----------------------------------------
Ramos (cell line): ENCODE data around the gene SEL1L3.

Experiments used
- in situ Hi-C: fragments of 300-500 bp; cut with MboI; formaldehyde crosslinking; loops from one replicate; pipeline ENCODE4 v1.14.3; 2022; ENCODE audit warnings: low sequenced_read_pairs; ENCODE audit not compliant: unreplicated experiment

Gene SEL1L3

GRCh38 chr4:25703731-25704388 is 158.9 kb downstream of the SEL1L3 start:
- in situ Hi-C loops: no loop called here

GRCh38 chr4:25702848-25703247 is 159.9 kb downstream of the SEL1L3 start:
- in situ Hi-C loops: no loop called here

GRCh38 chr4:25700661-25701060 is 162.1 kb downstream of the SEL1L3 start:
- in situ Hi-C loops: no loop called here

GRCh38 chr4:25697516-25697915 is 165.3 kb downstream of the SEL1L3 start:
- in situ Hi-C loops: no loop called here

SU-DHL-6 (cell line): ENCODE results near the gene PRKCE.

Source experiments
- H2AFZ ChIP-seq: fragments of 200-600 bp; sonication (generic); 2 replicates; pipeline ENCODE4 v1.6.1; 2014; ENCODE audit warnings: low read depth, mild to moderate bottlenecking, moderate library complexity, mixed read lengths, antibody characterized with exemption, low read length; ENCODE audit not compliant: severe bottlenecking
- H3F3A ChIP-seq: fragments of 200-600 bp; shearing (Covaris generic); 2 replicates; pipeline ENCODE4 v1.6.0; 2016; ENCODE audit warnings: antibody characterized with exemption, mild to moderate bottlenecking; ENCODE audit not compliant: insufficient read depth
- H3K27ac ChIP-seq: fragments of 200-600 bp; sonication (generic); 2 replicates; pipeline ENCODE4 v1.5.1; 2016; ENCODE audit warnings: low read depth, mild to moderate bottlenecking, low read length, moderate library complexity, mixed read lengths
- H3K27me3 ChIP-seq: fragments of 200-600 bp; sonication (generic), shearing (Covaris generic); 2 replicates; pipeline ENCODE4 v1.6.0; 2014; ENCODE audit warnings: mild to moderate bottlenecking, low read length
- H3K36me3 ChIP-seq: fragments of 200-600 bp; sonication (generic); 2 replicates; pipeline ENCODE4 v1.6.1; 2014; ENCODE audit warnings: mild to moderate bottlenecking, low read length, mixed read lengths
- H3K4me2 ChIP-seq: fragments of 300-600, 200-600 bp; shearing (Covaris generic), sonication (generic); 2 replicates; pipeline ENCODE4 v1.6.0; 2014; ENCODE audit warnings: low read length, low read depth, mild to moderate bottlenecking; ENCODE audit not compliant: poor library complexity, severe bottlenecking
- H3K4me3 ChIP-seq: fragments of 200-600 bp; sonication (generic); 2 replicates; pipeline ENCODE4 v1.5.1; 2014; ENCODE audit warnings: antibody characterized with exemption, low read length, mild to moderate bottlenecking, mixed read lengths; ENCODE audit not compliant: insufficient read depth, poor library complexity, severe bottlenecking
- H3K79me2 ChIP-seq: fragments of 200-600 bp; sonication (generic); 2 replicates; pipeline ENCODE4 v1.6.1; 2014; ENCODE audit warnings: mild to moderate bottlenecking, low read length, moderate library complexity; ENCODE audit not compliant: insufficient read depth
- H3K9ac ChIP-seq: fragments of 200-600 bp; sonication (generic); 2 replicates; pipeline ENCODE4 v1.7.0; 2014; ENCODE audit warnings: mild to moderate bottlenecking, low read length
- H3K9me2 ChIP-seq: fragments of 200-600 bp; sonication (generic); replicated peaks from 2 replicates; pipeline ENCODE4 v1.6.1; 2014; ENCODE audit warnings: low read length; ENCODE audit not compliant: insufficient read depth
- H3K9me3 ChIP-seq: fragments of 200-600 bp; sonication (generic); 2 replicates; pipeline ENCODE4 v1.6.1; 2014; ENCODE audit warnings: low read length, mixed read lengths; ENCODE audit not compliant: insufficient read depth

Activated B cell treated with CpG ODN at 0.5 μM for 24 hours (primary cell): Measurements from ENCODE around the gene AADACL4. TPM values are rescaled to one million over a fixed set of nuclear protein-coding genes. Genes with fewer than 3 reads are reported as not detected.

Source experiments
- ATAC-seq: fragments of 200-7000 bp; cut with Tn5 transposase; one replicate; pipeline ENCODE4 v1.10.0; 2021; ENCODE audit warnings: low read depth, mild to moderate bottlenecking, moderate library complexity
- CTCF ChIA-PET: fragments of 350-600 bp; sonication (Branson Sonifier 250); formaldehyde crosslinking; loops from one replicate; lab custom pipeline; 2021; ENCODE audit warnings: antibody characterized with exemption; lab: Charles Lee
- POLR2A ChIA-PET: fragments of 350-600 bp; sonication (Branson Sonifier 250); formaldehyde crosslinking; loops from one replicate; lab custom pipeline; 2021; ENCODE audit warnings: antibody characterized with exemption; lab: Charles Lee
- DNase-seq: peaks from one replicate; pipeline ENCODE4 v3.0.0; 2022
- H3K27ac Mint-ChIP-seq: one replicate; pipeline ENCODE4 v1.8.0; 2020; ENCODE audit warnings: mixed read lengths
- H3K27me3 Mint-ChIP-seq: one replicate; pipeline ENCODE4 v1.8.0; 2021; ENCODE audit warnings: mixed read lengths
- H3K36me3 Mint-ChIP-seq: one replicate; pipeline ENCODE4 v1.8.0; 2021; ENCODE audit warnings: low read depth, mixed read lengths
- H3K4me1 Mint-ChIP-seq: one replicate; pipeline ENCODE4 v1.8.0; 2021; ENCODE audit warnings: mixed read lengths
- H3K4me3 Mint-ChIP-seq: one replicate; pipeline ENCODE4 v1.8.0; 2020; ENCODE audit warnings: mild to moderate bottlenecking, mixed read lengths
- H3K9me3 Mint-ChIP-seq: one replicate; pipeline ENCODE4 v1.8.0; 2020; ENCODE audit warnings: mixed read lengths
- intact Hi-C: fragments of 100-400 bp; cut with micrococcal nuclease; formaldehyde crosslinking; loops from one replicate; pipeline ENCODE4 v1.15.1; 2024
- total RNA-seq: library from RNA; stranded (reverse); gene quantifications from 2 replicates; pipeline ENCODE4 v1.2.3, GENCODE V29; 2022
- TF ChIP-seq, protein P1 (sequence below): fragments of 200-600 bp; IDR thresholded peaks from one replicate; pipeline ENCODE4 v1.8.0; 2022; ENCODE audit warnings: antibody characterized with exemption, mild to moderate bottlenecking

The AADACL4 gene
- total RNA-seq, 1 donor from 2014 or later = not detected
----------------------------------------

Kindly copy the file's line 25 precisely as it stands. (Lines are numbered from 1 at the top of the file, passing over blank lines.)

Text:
- H3K9me3 ChIP-seq: fragments of 200-600 bp; sonication (generic); 2 replicates; pipeline ENCODE4 v1.6.1; 2014; ENCODE audit warnings: low read length, mixed read lengths; ENCODE audit not compliant: insufficient read depth